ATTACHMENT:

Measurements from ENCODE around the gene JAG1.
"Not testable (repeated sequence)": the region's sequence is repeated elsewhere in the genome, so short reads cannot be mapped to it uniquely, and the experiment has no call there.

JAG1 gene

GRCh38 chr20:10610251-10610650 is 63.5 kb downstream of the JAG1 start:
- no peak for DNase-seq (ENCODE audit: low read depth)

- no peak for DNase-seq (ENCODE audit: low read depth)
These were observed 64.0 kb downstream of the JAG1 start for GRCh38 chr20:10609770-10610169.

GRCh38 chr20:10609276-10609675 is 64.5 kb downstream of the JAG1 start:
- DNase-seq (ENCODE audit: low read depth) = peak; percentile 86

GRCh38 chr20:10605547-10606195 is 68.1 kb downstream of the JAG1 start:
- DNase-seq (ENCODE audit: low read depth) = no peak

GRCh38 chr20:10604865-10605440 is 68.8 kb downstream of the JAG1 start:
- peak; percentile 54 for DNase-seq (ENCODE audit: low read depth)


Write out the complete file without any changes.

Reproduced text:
Measurements from ENCODE around the gene JAG1.
"Not testable (repeated sequence)": the region's sequence is repeated elsewhere in the genome, so short reads cannot be mapped to it uniquely, and the experiment has no call there.

JAG1 gene

GRCh38 chr20:10610251-10610650 is 63.5 kb downstream of the JAG1 start:
- no peak for DNase-seq (ENCODE audit: low read depth)

- no peak for DNase-seq (ENCODE audit: low read depth)
These were observed 64.0 kb downstream of the JAG1 start for GRCh38 chr20:10609770-10610169.

GRCh38 chr20:10609276-10609675 is 64.5 kb downstream of the JAG1 start:
- DNase-seq (ENCODE audit: low read depth) = peak; percentile 86

GRCh38 chr20:10605547-10606195 is 68.1 kb downstream of the JAG1 start:
- DNase-seq (ENCODE audit: low read depth) = no peak

GRCh38 chr20:10604865-10605440 is 68.8 kb downstream of the JAG1 start:
- peak; percentile 54 for DNase-seq (ENCODE audit: low read depth)